Humberto Fontova
When Cuban refugees by the thousands landed amidst "gun and religion-clinging people" with ingrained "antipathy to people who aren't like them," the potential for trouble was enormous. When young southern Americans just starting the travails (and joys) of careers and families suddenly found masses of excitable foreign-tongued, octopus-eating strangers applying for jobs besides them, working besides them, worshiping besides them, moving in next door--the potential for trouble was enormous.

In our case especially. In 1961 shortly after the Bay of Pigs betrayal we landed in New Orleans, deepest darkest Dixie. Worse, the city then hosted a huge NASA project, attracting blue collar workers from surrounding states, Texas, Alabama, Mississippi. Here's backwoods states synonymous with hate and murderous bigotry--and here's the social class most prone to it.

After all, Peter Fonda says Easy Rider was gunned down here. Oliver Stone says JFK's murder was hatched here. Showcasing its villainy is a long-time fetish of Hollywood screenwriters and casters. We'd be lucky to get a welcome with mere tar and feathers. Firebombs and nooses were more likely.

My father was one of Castro's tens of thousands of political prisoners at the time, listening to the gallant Che's firing squads every dawn, wondering when his turn would come. My mother wondered too, but she didn't much time to indulge in things like despair. She was alone in a strange country, penniless and friendless, with three kids to somehow feed, shelter and school. Two nephews were also under a death sentence after fighting to the last bullet at the Bay of Pigs. (Actually, we had it relatively easy. Most Cuban refugee families can relate stuff ten times as hair-raising and heartbreaking.)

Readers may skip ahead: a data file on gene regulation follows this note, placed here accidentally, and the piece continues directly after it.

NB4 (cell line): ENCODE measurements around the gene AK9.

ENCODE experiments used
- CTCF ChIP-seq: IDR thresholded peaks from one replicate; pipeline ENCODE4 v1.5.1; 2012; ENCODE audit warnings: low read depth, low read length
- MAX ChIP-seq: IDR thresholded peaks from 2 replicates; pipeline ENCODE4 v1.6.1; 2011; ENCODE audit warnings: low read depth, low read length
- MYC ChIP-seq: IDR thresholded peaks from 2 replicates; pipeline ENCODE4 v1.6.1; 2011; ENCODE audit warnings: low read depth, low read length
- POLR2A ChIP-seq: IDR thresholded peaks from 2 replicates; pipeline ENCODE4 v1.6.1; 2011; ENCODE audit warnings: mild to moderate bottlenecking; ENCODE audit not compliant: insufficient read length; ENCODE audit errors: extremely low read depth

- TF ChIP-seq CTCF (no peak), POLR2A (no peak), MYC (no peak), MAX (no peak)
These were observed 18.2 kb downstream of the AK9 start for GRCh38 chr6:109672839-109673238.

But a knock on the door in those early days and a burly stranger visible through the window wasn’t exactly comforting. We hadn’t been living in the humble apartment complex for long when it came. We peeked through the window, "AHHH!! Is that a WHITE HOOD?!!

No, it's Mrs Jeffrey from next door with her bleached blond bouffant.

"And what's she carrying?-- AAAHHH!! Is that a shotgun?! A rope?! A bomb?!"

No. It's a basket of fried chicken. And that's Mr. Jeffrey behind her. He's coming to offer help translating that job application.

The Jeffreys were originally from Texas. To liberals the place probably denotes religious nuts in Waco and sadistic yahoos dragging people to their death behind pick-up trucks. To us it's Mrs. Jeffrey with her big basket of food, and more importantly, with her big Texas smile. A few days later she took my mother shopping with her. Next day she consoled her during another sob-fest.


Humberto Fontova

Humberto Fontova holds an M.A. in Latin American Studies from Tulane University and is the author of four books including his latest, The Longest Romance; The Mainstream Media and Fidel Castro. For more information and for video clips of his Television and college speaking appearances please visit www.hfontova.com.